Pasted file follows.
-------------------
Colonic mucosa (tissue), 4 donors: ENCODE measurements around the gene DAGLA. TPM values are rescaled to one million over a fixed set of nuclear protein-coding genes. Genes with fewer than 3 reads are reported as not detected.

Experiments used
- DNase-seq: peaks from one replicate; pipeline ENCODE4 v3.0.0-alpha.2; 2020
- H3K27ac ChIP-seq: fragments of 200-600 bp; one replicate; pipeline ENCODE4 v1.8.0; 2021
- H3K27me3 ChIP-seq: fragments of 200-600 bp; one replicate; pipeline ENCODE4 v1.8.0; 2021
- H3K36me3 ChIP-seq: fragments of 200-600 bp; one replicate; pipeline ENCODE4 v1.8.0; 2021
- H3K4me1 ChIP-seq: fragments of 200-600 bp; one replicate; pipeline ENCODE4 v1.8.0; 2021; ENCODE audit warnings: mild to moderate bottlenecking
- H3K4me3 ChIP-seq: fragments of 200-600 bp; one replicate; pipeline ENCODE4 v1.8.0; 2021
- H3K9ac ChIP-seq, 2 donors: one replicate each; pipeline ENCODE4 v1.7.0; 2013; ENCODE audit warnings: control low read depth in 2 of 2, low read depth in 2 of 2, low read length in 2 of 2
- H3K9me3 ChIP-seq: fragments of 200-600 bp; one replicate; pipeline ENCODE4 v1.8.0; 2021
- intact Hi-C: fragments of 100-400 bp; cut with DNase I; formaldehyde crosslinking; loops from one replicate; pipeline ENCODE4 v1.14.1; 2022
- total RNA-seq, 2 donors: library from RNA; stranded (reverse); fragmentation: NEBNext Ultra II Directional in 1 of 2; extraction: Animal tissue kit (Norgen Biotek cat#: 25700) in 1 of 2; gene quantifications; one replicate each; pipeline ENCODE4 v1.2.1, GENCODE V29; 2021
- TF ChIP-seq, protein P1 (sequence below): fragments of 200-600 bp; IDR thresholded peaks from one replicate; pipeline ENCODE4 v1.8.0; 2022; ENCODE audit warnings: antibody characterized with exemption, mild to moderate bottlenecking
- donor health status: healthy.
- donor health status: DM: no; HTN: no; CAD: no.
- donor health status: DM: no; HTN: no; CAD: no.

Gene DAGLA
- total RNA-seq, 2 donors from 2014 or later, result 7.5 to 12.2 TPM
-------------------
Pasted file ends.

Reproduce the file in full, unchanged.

Colonic mucosa (tissue), 4 donors: ENCODE measurements around the gene DAGLA. TPM values are rescaled to one million over a fixed set of nuclear protein-coding genes. Genes with fewer than 3 reads are reported as not detected.

Experiments used
- DNase-seq: peaks from one replicate; pipeline ENCODE4 v3.0.0-alpha.2; 2020
- H3K27ac ChIP-seq: fragments of 200-600 bp; one replicate; pipeline ENCODE4 v1.8.0; 2021
- H3K27me3 ChIP-seq: fragments of 200-600 bp; one replicate; pipeline ENCODE4 v1.8.0; 2021
- H3K36me3 ChIP-seq: fragments of 200-600 bp; one replicate; pipeline ENCODE4 v1.8.0; 2021
- H3K4me1 ChIP-seq: fragments of 200-600 bp; one replicate; pipeline ENCODE4 v1.8.0; 2021; ENCODE audit warnings: mild to moderate bottlenecking
- H3K4me3 ChIP-seq: fragments of 200-600 bp; one replicate; pipeline ENCODE4 v1.8.0; 2021
- H3K9ac ChIP-seq, 2 donors: one replicate each; pipeline ENCODE4 v1.7.0; 2013; ENCODE audit warnings: control low read depth in 2 of 2, low read depth in 2 of 2, low read length in 2 of 2
- H3K9me3 ChIP-seq: fragments of 200-600 bp; one replicate; pipeline ENCODE4 v1.8.0; 2021
- intact Hi-C: fragments of 100-400 bp; cut with DNase I; formaldehyde crosslinking; loops from one replicate; pipeline ENCODE4 v1.14.1; 2022
- total RNA-seq, 2 donors: library from RNA; stranded (reverse); fragmentation: NEBNext Ultra II Directional in 1 of 2; extraction: Animal tissue kit (Norgen Biotek cat#: 25700) in 1 of 2; gene quantifications; one replicate each; pipeline ENCODE4 v1.2.1, GENCODE V29; 2021
- TF ChIP-seq, protein P1 (sequence below): fragments of 200-600 bp; IDR thresholded peaks from one replicate; pipeline ENCODE4 v1.8.0; 2022; ENCODE audit warnings: antibody characterized with exemption, mild to moderate bottlenecking
- donor health status: healthy.
- donor health status: DM: no; HTN: no; CAD: no.
- donor health status: DM: no; HTN: no; CAD: no.

Gene DAGLA
- total RNA-seq, 2 donors from 2014 or later, result 7.5 to 12.2 TPM